TIME Diet/Nutrition

Should I Eat Red Meat?

Do our experts have a tender spot for loin?

Welcome to Should I Eat This?—our weekly poll of five experts who answer nutrition questions that gnaw at you.

 

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Illustration by Lon Tweeten for TIME

3/5 experts say yes.

You might be surprised to hear that red meat gets the green light from the majority of our experts. But before you start a “bacon” chant at your desk, you’ll want to hear their caveats. A license to freebase filet mignon this is not.

Red meat can be beef, veal, lamb and even pork—which tries to lump itself in with white meats like chicken, but since it comes from a mammal, most experts insist it’s red. Even within the family, though, red meats are not all equal. Processed meats like bacon, sausages, bologna are mostly terrible for you, and are distinct from simple slabs. “Studies find a strong association between processed meat and bad outcomes, but no such association for pure meat,” says David Katz, MD, director of the Yale University Prevention Research Center.

Unadulterated lean red meat offer of high-quality protein, iron and a spectrum of B vitamins, says Penny M. Kris-Etherton, PhD, RD, professor of nutrition at Penn State University. That said, here in America, we’re in no danger of eating too little protein. “I think the key is moderation in lean beef intake,” Kris-Etherton says. Stick to dietary recommendations for lean protein: a couple ounces a day.

MORE: Ending the War On Fat

Other experts think meat currently has far too big a place in the diet and should be limited to 1 time per week or less, according to Julia Zumpano, an RD at Cleveland Clinic’s Heart & Vascular Institute. The best cuts are the leanest ones, like loin, tenderloin, sirloin, filet or flank, she says.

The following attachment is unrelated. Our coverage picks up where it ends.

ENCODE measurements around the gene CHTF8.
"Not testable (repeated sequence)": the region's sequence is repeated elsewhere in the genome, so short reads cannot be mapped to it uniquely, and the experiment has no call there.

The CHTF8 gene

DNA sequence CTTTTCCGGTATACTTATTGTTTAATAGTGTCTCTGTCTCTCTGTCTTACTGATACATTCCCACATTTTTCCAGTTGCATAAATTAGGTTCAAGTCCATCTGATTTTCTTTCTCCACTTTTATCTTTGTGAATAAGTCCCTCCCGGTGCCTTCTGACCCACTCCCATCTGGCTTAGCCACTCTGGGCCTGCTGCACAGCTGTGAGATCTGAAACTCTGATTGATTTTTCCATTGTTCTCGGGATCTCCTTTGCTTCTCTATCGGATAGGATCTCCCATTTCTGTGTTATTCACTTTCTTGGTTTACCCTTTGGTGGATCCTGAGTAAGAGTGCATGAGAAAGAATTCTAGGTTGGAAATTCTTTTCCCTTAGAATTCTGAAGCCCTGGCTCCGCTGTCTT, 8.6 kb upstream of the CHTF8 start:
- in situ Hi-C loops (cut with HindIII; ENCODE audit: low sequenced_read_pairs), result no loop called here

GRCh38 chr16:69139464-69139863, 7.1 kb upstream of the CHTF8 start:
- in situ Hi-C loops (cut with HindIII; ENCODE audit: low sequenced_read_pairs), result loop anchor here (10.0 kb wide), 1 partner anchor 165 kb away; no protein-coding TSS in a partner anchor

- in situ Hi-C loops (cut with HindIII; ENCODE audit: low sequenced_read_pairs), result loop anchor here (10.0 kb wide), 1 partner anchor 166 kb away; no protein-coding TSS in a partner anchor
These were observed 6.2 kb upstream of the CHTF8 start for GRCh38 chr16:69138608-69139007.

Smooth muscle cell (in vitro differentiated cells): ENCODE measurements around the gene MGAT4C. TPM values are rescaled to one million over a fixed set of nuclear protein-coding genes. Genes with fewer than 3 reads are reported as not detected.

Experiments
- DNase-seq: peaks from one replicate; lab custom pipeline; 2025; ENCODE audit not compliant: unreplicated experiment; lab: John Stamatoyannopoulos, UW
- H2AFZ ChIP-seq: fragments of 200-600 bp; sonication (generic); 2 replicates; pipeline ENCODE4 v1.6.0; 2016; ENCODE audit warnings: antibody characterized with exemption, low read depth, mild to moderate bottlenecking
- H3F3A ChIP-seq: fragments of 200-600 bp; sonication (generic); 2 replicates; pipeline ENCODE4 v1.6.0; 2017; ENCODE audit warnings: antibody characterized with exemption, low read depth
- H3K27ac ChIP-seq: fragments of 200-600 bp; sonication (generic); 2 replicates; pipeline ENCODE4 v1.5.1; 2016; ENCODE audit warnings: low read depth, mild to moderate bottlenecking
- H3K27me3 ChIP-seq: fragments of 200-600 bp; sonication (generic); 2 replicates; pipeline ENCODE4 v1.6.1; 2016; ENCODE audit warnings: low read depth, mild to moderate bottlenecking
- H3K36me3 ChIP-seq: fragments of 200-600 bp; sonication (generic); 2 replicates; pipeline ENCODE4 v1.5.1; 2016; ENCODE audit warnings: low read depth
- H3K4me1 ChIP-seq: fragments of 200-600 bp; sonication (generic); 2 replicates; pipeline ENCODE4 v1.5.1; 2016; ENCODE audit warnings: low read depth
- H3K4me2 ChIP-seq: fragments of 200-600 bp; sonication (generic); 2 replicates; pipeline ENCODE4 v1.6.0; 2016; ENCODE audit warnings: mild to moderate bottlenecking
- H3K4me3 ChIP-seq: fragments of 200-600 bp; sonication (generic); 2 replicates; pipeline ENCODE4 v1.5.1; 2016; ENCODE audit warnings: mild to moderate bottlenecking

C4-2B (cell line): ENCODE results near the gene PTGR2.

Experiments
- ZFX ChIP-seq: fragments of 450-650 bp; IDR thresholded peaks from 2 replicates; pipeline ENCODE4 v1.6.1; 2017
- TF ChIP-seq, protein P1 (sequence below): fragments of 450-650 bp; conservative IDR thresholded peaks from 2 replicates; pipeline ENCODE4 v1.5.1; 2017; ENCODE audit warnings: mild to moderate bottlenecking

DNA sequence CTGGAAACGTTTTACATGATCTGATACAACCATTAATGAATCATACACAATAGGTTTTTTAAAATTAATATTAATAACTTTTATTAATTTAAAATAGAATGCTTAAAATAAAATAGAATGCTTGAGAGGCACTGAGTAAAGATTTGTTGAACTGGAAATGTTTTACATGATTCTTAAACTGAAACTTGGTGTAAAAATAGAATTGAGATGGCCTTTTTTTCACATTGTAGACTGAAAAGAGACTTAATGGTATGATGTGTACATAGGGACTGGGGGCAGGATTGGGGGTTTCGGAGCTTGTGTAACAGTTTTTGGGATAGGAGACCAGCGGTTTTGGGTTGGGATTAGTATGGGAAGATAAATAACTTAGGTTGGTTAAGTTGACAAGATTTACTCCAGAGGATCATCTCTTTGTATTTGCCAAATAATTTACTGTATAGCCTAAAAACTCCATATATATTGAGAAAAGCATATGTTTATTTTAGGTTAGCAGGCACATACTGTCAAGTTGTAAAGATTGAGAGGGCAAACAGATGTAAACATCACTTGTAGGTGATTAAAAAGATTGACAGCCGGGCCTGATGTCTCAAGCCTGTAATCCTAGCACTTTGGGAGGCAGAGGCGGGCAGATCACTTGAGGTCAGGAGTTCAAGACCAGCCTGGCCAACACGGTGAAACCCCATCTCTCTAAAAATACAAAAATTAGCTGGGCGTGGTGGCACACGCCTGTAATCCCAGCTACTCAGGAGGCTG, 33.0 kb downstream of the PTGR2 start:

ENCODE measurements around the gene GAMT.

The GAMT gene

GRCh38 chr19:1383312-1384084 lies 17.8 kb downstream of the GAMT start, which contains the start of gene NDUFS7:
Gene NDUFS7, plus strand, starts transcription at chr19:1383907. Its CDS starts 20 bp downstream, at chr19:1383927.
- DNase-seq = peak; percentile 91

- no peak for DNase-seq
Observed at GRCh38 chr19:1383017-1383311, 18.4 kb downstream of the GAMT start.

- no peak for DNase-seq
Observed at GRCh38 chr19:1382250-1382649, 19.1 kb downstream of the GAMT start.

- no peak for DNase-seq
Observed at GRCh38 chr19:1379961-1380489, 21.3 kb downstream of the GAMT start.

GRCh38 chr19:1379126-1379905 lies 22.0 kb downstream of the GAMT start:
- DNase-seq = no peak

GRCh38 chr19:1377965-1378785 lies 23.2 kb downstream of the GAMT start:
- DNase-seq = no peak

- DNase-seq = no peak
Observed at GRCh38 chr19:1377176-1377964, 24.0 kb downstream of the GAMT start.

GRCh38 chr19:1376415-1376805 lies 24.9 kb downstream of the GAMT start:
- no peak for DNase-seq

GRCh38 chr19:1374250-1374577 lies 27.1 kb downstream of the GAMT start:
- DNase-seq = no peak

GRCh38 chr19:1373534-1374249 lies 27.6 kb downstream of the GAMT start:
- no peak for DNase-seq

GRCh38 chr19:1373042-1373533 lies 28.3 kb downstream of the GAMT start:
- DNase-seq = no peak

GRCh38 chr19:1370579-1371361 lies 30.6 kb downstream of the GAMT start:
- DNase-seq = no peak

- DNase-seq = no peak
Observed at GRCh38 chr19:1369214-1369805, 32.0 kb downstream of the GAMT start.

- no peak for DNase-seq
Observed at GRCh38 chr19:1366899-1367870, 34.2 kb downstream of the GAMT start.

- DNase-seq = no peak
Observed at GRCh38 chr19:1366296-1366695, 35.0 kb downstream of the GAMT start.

Got a beef with beef? If you don’t already eat it, there’s no reason to add it, most of the experts say. “Protein deficiency in the U.S. is all but unknown in people who aren’t overtly sick,” Katz says, so vegetarians do just fine without it. Many do more than fine. In fact, the longest-lived Americans are pescetarians, says Dan Buettner, an author and researcher who studies the diets of the oldest people in the world in his forthcoming book The Blue Zones Solution: Eating and Living Like the World’s Healthiest People. Interestingly, members of the longest-lived populations do tend to eat red meat, but very sparingly, only about five servings a month, Buettner found. “Red meat was a celebratory food, or it was something that was more of a condiment, not the main feature of a meal,” he says. When it shows up on the plates of the healthiest people in the world, it’s far less than a two-ounce hunk.

MORE: What Red Meat Does To Your Gut Bacteria—And Heart

That’s how dietitian Karen Ehrens encourages people to think about meat: a flavorful flourish rather than a slab at the center of the plate. Eating less is better for our health and for the environment, a huge concern for some of the experts. If you choose to eat red meat, eat the best red meat you can, Ehrens says, because what’s good for livestock seems to be good for us, too. “Evidence continues to emerge in that what cattle eat impact the make-up of their meat and milk,” she says. Indeed, meat from grass-fed cows has lower saturated fat and more heart-healthy omega-3s.

So if you’re carnivorous, chow down—in moderation.

Read next: Should I Eat Whole-Wheat Pasta?

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TIME Dieting

DASH Diet Named Best Diet of the Year

Diet eschews gimmicks for straightforward healthy eating

The well-balanced DASH Diet was named the best overall diet for the fifth straight year by U.S. News & World Report. The DASH Diet focuses on a healthy mixture of whole grains and vegetables and is more focused on improving nutrition and heart health than losing weight (through strict adherence should still help dieters shed some pounds). While a lot of gimmicky diets have come and gone, the rules of the DASH diet are pretty intuitive: eat from the healthy food groups, avoid red meat and sweets, and cut back on salt.